However, based on advisories from intelligence agencies and in exercise of its powers in the interest of national security; the department of telecommunications (DoT) amended the telecom service licence agreement in December 2009 and made it mandatory for all service providers to obtain a security clearance from the DOT, before placing the final purchase order for procuring any equipment/software for giving telecom services under the licence. This was perhaps the beginning of a problem.
A little relief came in February 2010 when DoT clarified that security clearance was not required for passive infrastructure equipment like power plants, DG sets, tower material, cables etc. and also exempted equipment/software manufactured/developed by Indian owned/controlled companies. But, when DoT indicated to telcos in April 2010 that clearance of requests for import of Chinese telecom equipment may be delayed, it appeared like a call disconnection in the middle of an important conversation. And, given our imports from China, particularly of telecom equipment, telcos concerns seem well-founded.
Analysis of data available on the commerce departments Website shows that while Chinas share in our total imports gradually grew from 7.29% to 11.31% in the past five years, our import of telecom goods from China under the head 85.17 (section 17 of chapter 85) went up sharply from 13.97% to 61.27% during the same period. Many telcos, including Tata firms and Rcom, have come to heavily rely on Chinese telecom gear to keep their capital expenditure under control and remain competitive in the crowded low-Arpu Indian market. Therefore, any delay in import clearance of essential equipment is bound to adversely impact network roll-out/expansion, quality of service to consumers and telcos relationship with vendors for obtaining competitive prices and timely supplies in future.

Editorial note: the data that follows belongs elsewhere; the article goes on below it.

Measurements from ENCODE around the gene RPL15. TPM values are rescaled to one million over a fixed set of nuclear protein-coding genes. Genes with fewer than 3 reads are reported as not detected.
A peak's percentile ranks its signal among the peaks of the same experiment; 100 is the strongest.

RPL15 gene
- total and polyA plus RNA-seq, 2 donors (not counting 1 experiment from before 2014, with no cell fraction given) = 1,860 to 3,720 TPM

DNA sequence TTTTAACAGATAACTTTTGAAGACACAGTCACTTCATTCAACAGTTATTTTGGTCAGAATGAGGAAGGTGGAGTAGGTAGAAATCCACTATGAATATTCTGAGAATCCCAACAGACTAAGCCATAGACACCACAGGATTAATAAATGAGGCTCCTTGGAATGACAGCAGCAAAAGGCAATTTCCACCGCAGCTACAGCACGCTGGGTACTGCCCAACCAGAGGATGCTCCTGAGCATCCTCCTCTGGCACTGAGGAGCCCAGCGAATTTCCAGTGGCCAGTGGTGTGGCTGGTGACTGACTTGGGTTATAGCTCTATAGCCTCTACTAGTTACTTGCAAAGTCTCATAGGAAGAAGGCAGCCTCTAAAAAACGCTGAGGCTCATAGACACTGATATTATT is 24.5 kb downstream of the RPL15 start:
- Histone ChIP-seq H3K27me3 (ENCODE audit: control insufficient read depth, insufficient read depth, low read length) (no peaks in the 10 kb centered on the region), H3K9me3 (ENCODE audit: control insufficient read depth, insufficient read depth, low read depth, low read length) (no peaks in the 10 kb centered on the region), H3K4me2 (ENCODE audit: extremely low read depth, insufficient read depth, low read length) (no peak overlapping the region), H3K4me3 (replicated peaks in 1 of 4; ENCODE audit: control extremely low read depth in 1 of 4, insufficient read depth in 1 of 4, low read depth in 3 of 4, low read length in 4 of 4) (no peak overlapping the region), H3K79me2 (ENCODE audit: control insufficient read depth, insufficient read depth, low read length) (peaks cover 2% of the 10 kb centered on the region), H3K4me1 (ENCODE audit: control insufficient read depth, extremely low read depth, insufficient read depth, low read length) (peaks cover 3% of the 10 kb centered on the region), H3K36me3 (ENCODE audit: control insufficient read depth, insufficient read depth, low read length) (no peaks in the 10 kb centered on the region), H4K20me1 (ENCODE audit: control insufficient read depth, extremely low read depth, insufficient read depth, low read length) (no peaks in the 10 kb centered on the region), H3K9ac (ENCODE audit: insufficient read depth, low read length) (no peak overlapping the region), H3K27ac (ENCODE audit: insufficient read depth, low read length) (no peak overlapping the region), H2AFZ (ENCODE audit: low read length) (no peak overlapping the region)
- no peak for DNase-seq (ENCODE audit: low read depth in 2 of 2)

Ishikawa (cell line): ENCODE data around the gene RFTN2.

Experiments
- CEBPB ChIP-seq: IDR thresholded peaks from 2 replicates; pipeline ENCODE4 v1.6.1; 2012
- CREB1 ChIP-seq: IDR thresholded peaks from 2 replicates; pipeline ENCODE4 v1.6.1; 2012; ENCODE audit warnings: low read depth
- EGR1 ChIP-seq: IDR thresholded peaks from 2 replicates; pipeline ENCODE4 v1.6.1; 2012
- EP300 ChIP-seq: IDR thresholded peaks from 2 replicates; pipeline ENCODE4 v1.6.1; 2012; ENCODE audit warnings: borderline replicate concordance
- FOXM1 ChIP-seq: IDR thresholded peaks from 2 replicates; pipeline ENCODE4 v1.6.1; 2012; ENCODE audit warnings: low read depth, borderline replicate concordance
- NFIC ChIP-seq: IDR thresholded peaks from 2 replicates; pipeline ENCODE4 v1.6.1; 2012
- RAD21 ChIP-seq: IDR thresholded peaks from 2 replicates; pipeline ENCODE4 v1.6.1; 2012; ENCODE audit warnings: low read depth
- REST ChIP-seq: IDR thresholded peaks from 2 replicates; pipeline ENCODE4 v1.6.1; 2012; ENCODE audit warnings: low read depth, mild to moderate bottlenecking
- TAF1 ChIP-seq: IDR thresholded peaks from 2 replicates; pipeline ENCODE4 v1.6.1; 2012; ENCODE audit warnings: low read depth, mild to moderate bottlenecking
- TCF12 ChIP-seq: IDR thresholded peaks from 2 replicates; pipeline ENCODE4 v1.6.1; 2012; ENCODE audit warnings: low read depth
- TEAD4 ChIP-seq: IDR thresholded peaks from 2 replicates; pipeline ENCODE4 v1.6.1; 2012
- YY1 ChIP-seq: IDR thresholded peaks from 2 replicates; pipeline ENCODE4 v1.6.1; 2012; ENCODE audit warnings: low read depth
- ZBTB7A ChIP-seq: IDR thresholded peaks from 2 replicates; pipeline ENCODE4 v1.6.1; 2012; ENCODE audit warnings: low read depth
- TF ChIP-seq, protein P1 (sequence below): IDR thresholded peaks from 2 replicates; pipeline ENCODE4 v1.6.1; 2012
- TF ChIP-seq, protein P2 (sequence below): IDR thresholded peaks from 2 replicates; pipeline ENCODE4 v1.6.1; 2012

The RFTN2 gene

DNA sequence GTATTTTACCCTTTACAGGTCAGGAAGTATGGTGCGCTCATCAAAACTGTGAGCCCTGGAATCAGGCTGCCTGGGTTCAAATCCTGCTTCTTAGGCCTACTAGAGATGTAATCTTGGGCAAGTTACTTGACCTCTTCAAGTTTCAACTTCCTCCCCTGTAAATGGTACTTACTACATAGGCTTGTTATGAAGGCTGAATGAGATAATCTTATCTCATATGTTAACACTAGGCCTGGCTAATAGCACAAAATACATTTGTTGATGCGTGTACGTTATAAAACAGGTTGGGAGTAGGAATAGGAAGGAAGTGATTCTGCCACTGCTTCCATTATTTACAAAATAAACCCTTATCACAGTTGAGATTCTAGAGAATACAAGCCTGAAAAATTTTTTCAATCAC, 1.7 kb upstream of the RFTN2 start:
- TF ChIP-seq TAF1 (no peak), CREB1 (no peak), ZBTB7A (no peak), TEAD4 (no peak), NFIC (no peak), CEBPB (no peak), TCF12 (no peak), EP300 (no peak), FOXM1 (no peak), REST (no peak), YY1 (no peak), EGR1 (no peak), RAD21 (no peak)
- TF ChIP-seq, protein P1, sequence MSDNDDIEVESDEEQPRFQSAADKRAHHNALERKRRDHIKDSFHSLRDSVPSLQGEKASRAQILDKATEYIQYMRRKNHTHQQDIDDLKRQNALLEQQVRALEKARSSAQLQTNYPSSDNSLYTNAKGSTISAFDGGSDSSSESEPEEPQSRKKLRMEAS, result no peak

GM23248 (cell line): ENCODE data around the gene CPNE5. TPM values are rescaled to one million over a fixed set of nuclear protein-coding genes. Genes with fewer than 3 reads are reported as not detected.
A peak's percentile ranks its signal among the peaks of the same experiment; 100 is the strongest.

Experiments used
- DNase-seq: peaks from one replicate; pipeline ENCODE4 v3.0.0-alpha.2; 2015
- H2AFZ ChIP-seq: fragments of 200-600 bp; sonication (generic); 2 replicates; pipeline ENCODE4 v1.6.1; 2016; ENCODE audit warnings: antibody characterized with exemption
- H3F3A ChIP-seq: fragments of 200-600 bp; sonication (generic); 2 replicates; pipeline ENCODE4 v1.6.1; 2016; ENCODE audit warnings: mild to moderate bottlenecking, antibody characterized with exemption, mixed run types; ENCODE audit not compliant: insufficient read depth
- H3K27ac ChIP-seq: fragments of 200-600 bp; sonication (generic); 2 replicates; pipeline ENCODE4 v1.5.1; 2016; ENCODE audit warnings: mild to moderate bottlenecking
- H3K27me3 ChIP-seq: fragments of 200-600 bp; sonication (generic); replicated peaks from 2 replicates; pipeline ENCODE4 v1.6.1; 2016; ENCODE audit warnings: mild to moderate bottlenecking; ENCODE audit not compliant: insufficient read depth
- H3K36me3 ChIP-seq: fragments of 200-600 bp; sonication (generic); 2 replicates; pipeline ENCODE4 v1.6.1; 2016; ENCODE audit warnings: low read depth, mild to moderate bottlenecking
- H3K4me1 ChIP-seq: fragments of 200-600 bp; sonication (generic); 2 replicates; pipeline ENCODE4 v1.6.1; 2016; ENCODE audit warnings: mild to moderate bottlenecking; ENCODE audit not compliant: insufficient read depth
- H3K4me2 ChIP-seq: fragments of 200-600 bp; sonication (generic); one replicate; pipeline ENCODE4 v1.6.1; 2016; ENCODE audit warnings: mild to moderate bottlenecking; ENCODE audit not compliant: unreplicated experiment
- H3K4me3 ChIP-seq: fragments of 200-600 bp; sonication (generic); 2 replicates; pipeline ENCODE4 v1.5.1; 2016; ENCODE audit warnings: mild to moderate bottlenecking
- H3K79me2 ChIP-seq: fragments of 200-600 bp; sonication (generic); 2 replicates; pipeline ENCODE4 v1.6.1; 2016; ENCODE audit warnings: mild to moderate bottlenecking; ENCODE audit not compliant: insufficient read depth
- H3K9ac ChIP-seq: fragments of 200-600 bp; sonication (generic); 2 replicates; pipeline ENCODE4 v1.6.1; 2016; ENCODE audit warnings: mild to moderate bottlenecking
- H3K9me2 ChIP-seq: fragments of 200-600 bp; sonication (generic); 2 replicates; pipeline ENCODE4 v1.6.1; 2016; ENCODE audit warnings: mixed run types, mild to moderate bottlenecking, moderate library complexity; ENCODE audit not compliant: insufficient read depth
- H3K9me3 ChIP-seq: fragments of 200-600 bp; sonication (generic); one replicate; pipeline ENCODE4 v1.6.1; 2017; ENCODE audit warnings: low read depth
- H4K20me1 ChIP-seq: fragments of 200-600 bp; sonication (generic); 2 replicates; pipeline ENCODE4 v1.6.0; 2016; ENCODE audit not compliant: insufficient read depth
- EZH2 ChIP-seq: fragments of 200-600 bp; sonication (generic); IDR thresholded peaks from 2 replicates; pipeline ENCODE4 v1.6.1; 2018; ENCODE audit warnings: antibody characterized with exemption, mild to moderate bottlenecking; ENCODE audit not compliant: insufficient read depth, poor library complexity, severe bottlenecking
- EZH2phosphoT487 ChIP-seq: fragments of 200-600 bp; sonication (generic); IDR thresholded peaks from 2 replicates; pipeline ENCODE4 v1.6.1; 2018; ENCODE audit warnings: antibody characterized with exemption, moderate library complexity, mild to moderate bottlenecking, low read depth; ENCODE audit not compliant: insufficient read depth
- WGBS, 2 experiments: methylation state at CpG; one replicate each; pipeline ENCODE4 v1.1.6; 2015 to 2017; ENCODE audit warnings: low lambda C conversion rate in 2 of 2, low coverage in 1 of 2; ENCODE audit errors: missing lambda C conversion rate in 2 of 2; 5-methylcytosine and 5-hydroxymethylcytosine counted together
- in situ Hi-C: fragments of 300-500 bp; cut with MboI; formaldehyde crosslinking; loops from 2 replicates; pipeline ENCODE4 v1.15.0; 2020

It is also important to note that Chinese SEZs are home to many Fortune 500 companies and some telecom equipment provided by even the European vendors is actually manufactured in China. Also, just the way blacklisted contractors regain business by starting operations as different entities, delaying the clearance of imports from a particular country could only lead to new brands emerging from countries elsewhere in the world.
In this backdrop, DoTs move of June 2010 to allow import of Chinese equipment if tested and certified by an independent security agency appears to be well-directed. But the scope of certification must be expanded to cover all imports rather than imports from China alone. Further, if we cannot become competitive in manufacturing our own telecom equipment, we as a nation with the best IT talent in the world must build up in-house testing/certification capabilities similar to those of security audit firms such as Infoguard (USA), Electronic Warfare Associates (Canada) and Altal (Israel). The likes of TEC (Telecom Engineering Centre), C-DOT and NIC together with private players must emerge as leaders in this field. But thats for the long term.
Introducing any certification requirement at this stage would add a few months to the process of procurement and such a solution may not provide any immediate relief to telcos. May be; we could step up vigilance and explore very stringent monitoring of live networks in the border areas, as an alternative to import curbs, for allaying the home ministrys concerns over embedded spyware in the telecom gear. Or, just do what it takes, but not let the import delays eclipse our fastest growing infrastructure sector.
The writer is an alumnus of IIM-B